The world’s best cyclists will go head-to-head over 21 intense stages of the famous race as they look to claim the iconic yellow jersey.
The 109th edition will not head to England this year and instead feature Denmark, Belgium, Switzerland and, of course, France.
It will all then culminate with the traditional trip down the Champs-Elysees in Paris on Sunday, July 24.
Along the way, riders will compete in two individual time-trials, one transfer day from Denmark to France and six flat stages.
There will then be seven ‘hilly’ stages and six torturous mountain stints with five summit finishes and just two rest days breaking it up!
Tour de France 2022: Dates and live stream
The Tour de France is set to take place from Friday, July 1 until Sunday July 24 and will be broadcast on ITV 4 and the ITV Hub for free.
Alternatively, the race will also once again be shown live on Eurosport this year – it costs £6.99-a-month or £39.99 for the annual pass.
Eurosport customers can live stream this via the app using their mobile, tablet or computer devices.
Alternatively, you can watch the Tour de France on TV by adding Eurosport to your Sky or BT subscription.
A £2million prize money will be awarded to the teams and riders, including £430,000 to the final individual winner.
Tour de France 2022: Stages
Stage 1: Friday, July 1, 13.2KM, Copenhague – Copenhague, individual time-trial
Stage 2: July 2, 202.5KM, Roskilde – Nyborg, flat
Stage 3: July 3, 182KM, Vejle – Sonderberg, flat
Stage 4: July 5, 171.5KM, Dunkerque – Calais, hilly
Stage 5: July 6, 154KM, Lille Metropole – Arenberg Porte du Hainaut, hilly
Stage 6: July 7, 220KM, Binche – Longwy, hilly
Stage 7: July 8, 176.5KM, Ptomaine – La Super Planche des Belles Filles, mountain
Stage 8: July 9, 186.5KM, Dole – Lausanne, hilly
Stage 9: July 10, 193KM, Aigle – Chatel Les Portes du Soleil, mountain
Rest Day: July 11, Morzine Les Portes du Soleil
If you aren’t lucky enough to soon be like one of the fortunate people in the above image watching Tour de France at the roadside this July, then sitting in front of the television will have to do.
It’s a summer (sorry Aus) tradition. Lazily sitting in your living room at the weekends watching the kilometres tick by, while in the office during the week (at least in the pre-Covid days) becoming highly skilled at switching tabs away from your chosen streaming site back to your work whenever your boss walks by.
With the Tour de France beginning in Copenhagen on Friday, July 1 and finishing in Paris on Sunday, July 24, here’s how to watch the three weeks of racing wherever you are in the world.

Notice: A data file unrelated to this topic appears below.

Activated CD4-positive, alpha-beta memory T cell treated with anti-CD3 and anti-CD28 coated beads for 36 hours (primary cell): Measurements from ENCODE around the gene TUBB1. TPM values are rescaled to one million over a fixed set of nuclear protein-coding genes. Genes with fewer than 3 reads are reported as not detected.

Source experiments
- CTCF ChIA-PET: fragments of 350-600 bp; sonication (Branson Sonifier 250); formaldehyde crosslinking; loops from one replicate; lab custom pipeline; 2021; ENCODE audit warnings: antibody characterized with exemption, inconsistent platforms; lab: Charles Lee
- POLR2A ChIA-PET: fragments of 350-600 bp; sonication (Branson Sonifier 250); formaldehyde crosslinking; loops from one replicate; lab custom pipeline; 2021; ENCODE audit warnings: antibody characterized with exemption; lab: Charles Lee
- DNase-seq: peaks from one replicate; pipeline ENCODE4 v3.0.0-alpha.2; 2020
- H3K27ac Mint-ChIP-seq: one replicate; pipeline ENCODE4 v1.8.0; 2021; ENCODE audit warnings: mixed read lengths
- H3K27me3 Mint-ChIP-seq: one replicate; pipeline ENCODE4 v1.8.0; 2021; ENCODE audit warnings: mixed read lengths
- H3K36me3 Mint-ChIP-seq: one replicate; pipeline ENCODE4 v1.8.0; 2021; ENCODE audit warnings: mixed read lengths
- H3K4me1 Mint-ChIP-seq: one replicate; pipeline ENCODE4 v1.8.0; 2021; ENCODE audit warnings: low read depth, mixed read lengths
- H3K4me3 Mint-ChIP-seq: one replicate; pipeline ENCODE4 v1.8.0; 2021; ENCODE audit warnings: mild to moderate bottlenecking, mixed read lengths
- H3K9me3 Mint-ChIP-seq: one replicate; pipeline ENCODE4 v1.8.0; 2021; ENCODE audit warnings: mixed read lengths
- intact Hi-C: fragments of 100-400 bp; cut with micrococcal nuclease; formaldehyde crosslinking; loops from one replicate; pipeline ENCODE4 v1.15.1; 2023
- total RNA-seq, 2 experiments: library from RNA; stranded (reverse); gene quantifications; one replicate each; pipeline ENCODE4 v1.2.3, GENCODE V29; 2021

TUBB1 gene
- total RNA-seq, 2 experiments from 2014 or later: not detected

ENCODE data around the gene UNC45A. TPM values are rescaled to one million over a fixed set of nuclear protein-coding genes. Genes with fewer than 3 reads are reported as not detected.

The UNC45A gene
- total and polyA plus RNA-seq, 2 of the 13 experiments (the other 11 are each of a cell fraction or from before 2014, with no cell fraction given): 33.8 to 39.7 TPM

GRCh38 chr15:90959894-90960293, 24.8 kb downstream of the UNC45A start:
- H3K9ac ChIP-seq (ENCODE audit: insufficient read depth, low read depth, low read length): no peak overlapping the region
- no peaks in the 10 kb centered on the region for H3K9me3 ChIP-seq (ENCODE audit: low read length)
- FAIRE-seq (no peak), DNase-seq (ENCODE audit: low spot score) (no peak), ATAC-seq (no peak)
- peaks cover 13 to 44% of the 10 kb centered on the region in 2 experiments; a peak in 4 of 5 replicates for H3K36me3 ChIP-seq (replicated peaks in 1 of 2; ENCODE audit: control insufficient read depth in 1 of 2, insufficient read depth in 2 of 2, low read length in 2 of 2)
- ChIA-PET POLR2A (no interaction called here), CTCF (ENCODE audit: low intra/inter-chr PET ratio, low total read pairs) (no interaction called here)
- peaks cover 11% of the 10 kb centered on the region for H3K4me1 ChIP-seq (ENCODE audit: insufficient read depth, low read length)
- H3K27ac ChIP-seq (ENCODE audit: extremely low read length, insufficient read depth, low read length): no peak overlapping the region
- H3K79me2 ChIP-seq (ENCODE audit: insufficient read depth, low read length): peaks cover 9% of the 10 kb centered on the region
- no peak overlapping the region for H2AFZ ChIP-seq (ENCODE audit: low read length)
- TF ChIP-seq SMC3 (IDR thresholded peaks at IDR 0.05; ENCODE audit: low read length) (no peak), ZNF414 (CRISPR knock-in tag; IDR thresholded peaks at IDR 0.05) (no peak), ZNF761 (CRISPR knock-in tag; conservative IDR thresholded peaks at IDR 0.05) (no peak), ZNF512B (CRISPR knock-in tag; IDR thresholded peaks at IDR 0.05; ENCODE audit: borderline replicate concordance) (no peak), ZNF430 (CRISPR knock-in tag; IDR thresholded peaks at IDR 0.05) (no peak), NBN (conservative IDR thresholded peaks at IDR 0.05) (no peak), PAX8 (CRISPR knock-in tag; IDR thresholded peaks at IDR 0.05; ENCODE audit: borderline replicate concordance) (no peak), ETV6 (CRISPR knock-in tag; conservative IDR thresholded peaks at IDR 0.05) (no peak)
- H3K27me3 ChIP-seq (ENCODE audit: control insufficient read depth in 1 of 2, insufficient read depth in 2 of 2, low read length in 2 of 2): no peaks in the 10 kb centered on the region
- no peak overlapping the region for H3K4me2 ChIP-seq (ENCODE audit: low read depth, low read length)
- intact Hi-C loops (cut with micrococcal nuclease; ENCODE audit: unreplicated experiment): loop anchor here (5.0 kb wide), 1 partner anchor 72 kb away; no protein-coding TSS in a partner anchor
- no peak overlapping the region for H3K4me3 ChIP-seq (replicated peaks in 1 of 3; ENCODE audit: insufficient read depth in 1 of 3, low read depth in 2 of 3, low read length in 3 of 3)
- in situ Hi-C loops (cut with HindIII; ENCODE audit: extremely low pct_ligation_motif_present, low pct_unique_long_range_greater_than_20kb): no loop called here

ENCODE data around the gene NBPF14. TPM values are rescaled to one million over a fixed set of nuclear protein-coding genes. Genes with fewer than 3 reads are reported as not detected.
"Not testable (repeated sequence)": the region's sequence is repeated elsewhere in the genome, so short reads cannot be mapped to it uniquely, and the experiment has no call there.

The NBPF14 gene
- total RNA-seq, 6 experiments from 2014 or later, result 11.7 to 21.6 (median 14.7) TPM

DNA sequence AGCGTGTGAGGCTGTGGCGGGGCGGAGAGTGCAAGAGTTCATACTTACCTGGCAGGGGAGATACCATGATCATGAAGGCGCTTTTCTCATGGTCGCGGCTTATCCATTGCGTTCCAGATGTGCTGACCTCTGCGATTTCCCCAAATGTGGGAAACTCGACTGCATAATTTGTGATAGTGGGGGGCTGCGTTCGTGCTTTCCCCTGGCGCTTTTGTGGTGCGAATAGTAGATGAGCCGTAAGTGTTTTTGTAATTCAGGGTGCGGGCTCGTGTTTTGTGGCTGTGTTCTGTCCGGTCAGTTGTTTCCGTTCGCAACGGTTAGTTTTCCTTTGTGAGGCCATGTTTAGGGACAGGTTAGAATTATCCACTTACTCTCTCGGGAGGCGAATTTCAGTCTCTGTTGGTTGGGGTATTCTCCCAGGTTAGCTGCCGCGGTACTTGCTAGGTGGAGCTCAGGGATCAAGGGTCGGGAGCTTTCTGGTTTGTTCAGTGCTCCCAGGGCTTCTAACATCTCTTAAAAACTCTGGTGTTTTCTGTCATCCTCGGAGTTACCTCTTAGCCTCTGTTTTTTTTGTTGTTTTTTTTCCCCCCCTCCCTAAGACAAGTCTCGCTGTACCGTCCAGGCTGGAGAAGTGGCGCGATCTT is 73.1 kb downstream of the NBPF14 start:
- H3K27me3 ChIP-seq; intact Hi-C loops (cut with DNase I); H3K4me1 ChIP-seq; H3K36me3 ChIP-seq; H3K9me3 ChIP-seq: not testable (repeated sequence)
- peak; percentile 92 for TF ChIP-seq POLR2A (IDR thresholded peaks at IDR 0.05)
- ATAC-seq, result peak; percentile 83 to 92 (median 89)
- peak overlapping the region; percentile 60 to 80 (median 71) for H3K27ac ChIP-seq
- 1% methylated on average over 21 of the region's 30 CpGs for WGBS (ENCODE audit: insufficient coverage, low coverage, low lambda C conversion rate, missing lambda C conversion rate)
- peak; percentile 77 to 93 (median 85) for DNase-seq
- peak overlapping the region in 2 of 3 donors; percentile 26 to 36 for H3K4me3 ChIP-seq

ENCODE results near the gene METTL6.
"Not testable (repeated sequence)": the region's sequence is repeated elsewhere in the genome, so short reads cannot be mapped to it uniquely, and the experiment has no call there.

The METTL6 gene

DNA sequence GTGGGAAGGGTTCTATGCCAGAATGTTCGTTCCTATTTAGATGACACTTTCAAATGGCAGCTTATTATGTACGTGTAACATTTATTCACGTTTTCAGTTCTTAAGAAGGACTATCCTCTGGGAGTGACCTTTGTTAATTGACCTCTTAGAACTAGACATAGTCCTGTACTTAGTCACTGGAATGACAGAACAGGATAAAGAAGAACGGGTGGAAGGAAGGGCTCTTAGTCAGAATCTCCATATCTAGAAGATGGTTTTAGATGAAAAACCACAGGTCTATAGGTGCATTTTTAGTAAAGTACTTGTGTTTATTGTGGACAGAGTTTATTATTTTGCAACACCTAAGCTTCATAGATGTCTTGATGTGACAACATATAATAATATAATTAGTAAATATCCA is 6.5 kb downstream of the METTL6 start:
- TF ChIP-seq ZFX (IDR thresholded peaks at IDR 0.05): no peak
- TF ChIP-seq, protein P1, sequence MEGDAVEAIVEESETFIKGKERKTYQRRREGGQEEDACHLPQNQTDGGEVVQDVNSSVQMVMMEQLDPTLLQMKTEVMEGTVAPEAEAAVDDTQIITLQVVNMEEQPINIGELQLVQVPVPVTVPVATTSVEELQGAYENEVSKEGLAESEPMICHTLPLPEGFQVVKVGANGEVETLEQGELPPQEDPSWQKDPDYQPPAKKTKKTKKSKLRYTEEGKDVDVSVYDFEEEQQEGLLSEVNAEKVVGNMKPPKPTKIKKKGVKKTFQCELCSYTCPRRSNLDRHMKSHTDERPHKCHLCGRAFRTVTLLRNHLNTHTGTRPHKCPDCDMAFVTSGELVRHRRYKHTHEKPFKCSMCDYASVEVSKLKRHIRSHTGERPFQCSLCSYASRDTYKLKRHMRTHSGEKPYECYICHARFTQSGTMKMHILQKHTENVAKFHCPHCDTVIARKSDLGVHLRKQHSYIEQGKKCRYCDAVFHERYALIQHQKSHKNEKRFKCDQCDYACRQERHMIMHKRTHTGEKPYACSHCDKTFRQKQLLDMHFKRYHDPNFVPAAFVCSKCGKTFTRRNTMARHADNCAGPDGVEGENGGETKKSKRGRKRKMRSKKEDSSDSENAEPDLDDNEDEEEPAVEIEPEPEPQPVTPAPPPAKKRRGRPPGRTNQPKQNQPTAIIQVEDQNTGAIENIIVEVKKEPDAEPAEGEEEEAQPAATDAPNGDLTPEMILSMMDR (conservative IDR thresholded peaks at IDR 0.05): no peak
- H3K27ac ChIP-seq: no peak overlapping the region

How to watch the Tour de France in…
First off, the NBCSN cable channel is no more and the NBC Sports Gold Cycling Pass has been discontinued. Instead, NBC has rolled its cycling coverage into the Peacock streaming service. The good news is it only costs $4.99 month-to-month, meaning you can cancel it as soon as Tadej Pogačar crosses the finish line in Paris to claim his third yellow jersey in a row at a canter. Hurrah! Alternatively, FloBikes will also be broadcasting the Tour on their platform at a cost of $12.50 a month.
Live-streaming services aside, the race will still be broadcast on the NBC-owned CNBC and USA television channels.
Cycling fans down under will be able to watch live coverage on SBS, with replays of each day’s stage also available on SBS On Demand every day. Their full TV schedule for each stage can be found on their website. Just make sure you don’t wake the baby at 3 am when Ben O’Connor wins the Alpe d’Huez stage and storms into the yellow jersey.
UK viewers can watch Messrs Imlach, Boulting et al. on ITV4, with their daily highlights show also airing every evening. GCN/Eurosport will also have their coverage featuring Bradley Wiggins chasing the peloton on a motorbike, while Welsh viewers will be able to watch the race on S4C.
Viewing on ITV, both on your physical television and via the magic-ness of online streaming, is free, as long as you can remember your ITV Hub password. Meanwhile, GCN+ costs £6.99 a month or £39.99 when you pay annually, with no ad breaks, while the same coverage will be broadcast on Eurosport’s freeview television channel.
Not sure what the situation is to be perfectly honest, but if you find yourself in the Bahamas then you don’t really have anything to complain about.
The aforementioned FloBikes will broadcast the 2022 Tour de France in Canada, eh. Come on Woodsy!
Sky Sport will likely be showing the Tour de France in New Zealand. The cable service costs NZ$26 per month and an extra NZ$32 per month on top for the Sky Sport package that you’ll need to watch the Tour. Worth it just to see Shane Archbold’s mullet though am I right?